n assuming the presidency, I am
strengthened and energized by the extraordinary legacy of Mount Holyoke College.
That legacy is more than this stunning campus, although its natural beauty
lures people here and infuses their experience in transcendental ways well
understood by our students from Emily Dickinson's time to the present. It
is more than the imposing buildings, although our foremothers knew how important
it was to ground their dream of a college for women in bricks and mortar.
Several of us on the platform might think ourselves unlikely participants in a celebration of a college that has been a model for the worldwide education of women for nearly 160 years. Joyce Carol Oates, [Smith College President] Ruth Simmons, [Professor of Science] Harriet Pollatsek, [Student Government President] Tami Gouveia, and I are all first-generation or first-woman college graduates in our families, and [Alumnae Association President] Meg Woodbury is only two generations away from slavery. All of us overcame multiple barriers and biases, be they related to class, race, ethnic origin, economic status, gender, or general low expectation, to secure our education. But, in fact, the legacy of Mount Holyoke includes its long tradition of access for students who are not highly privileged. For example, Frances Perkins '02, first woman to hold a Cabinet post, and Ella Grasso '40, first woman to be elected to a state governorship in her own right, were first-generation college students. Even today more than 40 percent of our graduating seniors have mothers who are not college graduates. Indeed, the shared legacy of most women across history and around the world is lack of educational opportunity.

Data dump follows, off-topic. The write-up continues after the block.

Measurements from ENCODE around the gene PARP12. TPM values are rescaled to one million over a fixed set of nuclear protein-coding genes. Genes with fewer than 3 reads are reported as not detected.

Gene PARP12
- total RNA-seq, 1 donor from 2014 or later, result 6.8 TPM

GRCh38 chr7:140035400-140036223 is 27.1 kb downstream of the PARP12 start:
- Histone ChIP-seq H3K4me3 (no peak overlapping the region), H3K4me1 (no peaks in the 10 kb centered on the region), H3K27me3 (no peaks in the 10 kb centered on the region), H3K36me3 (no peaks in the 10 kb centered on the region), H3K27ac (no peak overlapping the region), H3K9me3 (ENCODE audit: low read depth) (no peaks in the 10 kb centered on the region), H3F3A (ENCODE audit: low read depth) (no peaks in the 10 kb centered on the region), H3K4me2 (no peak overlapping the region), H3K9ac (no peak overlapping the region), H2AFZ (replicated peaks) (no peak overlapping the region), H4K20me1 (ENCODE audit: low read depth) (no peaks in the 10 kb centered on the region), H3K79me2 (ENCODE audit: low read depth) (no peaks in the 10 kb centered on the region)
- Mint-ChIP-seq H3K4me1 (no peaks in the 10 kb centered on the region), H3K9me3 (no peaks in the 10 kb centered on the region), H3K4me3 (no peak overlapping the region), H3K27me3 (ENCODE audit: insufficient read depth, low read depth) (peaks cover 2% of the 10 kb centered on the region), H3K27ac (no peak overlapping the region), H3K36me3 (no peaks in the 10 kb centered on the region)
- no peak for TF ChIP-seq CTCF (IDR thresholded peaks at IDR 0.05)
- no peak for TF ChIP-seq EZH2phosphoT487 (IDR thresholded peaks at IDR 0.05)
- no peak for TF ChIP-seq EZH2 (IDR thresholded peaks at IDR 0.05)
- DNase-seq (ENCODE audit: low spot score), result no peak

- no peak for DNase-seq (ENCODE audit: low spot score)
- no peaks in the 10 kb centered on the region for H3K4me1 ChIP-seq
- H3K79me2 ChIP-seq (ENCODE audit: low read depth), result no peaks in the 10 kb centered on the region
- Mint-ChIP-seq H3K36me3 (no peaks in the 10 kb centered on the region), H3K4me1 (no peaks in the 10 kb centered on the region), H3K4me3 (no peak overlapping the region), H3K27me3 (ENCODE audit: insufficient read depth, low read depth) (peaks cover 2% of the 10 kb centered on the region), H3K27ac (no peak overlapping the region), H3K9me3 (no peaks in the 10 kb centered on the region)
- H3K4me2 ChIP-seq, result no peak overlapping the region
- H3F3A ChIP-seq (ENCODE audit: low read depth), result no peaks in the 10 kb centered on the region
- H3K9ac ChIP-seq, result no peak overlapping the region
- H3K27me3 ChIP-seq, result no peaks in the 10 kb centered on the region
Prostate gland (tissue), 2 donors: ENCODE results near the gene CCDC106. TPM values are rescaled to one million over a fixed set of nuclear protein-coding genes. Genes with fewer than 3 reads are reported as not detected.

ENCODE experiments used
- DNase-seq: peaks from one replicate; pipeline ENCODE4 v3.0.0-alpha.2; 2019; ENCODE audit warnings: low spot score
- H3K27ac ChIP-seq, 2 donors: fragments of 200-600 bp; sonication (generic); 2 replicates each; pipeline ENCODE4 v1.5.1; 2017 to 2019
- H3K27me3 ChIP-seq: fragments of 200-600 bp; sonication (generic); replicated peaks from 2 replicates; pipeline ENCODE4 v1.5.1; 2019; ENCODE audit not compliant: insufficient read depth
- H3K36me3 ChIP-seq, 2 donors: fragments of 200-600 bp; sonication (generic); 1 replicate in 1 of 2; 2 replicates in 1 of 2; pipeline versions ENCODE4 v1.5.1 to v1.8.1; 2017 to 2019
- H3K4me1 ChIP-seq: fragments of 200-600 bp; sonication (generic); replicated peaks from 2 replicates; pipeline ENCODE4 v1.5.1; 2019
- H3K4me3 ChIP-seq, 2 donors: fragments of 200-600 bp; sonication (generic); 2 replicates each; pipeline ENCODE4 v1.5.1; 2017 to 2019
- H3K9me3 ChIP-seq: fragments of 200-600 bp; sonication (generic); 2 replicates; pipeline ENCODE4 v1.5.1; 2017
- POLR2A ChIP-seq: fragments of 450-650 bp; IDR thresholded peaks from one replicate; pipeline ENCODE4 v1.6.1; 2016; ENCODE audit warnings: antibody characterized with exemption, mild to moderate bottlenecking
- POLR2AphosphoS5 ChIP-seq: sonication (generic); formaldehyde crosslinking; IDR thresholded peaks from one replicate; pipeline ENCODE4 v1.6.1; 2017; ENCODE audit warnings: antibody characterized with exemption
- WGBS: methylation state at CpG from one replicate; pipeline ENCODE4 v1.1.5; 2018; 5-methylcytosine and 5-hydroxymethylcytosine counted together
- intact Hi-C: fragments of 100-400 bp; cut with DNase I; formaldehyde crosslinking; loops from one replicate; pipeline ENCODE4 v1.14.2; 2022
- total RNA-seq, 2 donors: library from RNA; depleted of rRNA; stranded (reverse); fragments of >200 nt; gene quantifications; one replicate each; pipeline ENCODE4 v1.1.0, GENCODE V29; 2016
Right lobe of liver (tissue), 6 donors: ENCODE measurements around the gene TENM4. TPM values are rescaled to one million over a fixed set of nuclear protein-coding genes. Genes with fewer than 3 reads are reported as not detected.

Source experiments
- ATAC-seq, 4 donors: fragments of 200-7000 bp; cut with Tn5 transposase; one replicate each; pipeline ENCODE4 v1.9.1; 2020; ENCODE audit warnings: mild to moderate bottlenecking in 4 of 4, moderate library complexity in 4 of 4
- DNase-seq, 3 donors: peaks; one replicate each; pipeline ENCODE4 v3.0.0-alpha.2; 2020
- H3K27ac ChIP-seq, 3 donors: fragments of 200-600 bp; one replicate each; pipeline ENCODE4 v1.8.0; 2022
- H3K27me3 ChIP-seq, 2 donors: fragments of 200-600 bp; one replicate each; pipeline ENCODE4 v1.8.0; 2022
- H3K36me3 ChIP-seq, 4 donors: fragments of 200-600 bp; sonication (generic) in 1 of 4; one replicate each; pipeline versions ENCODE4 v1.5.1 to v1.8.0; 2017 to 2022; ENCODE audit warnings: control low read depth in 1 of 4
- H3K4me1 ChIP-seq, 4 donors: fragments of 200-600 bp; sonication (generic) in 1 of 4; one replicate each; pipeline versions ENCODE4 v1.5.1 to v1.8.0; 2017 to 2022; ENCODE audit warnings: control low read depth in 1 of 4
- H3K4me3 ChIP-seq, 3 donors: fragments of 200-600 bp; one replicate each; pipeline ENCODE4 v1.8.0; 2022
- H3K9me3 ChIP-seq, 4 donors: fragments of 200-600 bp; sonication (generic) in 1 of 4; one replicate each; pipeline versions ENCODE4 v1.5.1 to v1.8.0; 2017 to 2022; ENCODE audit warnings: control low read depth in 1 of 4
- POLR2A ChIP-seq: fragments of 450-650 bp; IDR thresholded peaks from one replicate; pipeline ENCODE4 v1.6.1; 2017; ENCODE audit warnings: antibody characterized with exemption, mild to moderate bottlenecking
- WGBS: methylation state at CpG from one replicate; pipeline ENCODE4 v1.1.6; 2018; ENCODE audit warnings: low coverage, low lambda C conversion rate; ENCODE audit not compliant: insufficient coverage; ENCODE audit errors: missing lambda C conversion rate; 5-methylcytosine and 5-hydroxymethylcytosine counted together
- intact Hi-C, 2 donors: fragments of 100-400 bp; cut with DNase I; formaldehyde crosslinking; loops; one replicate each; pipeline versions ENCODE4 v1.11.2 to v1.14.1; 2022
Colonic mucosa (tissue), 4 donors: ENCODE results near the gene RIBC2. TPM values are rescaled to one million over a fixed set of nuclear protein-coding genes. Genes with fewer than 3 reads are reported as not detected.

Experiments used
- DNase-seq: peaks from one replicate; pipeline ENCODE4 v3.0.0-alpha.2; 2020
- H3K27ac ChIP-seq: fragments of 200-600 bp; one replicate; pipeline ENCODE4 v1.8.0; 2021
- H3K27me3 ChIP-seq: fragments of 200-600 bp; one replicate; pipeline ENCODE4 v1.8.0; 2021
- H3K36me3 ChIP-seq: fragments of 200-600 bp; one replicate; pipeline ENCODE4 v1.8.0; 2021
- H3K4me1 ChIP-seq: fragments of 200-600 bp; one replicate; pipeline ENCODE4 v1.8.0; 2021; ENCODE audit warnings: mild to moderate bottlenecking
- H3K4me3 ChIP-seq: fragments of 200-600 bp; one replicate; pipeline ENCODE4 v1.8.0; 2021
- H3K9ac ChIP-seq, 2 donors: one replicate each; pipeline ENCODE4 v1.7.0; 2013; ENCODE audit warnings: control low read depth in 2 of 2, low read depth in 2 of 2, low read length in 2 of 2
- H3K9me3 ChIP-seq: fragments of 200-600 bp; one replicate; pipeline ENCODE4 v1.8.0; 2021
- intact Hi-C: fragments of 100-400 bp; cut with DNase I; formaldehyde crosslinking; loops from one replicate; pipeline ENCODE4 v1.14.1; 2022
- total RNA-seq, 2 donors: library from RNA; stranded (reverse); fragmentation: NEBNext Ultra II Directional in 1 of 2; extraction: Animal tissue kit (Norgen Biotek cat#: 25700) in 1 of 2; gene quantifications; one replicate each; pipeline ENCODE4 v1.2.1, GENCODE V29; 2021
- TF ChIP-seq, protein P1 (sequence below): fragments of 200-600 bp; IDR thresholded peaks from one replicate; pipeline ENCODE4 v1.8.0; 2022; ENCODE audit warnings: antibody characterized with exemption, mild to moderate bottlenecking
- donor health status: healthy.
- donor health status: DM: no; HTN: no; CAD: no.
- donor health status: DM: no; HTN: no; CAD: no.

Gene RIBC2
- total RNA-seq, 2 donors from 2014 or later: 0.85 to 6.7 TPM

...[But] here in 1837 was founded what is now the oldest continuous institution of higher learning for women. The founder, Mary Lyon, was a revolutionary who believed in the transformative power of education. Students were rigorously educated and infused with a sense of practicality, idealism, and adventure. Encouraged to break out of conventional roles, Mount Holyoke women became a formative force in the world. Carrying on Mary Lyon's pioneering legacy, they founded well over forty schools and colleges across this country and [abroad]. ...